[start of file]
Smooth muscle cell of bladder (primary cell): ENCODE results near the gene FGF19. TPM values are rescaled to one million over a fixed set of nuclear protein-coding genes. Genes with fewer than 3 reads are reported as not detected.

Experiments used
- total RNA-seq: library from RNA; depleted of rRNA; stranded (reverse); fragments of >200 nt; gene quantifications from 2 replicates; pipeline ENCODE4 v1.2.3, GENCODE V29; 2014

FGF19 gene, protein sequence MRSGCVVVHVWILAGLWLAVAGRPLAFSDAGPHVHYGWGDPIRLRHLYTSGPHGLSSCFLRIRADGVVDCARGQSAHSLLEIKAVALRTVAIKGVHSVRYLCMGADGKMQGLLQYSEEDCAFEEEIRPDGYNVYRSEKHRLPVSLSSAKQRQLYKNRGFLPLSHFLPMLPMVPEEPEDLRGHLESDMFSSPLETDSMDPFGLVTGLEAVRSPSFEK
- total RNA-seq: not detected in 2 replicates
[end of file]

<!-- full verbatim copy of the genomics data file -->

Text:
Smooth muscle cell of bladder (primary cell): ENCODE results near the gene FGF19. TPM values are rescaled to one million over a fixed set of nuclear protein-coding genes. Genes with fewer than 3 reads are reported as not detected.

Experiments used
- total RNA-seq: library from RNA; depleted of rRNA; stranded (reverse); fragments of >200 nt; gene quantifications from 2 replicates; pipeline ENCODE4 v1.2.3, GENCODE V29; 2014

FGF19 gene, protein sequence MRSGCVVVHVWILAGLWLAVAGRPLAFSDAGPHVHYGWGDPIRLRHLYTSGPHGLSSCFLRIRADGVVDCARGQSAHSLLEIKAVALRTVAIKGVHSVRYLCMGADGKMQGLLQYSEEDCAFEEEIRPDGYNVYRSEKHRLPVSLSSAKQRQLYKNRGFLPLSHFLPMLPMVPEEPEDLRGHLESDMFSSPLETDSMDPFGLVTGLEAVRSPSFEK
- total RNA-seq: not detected in 2 replicates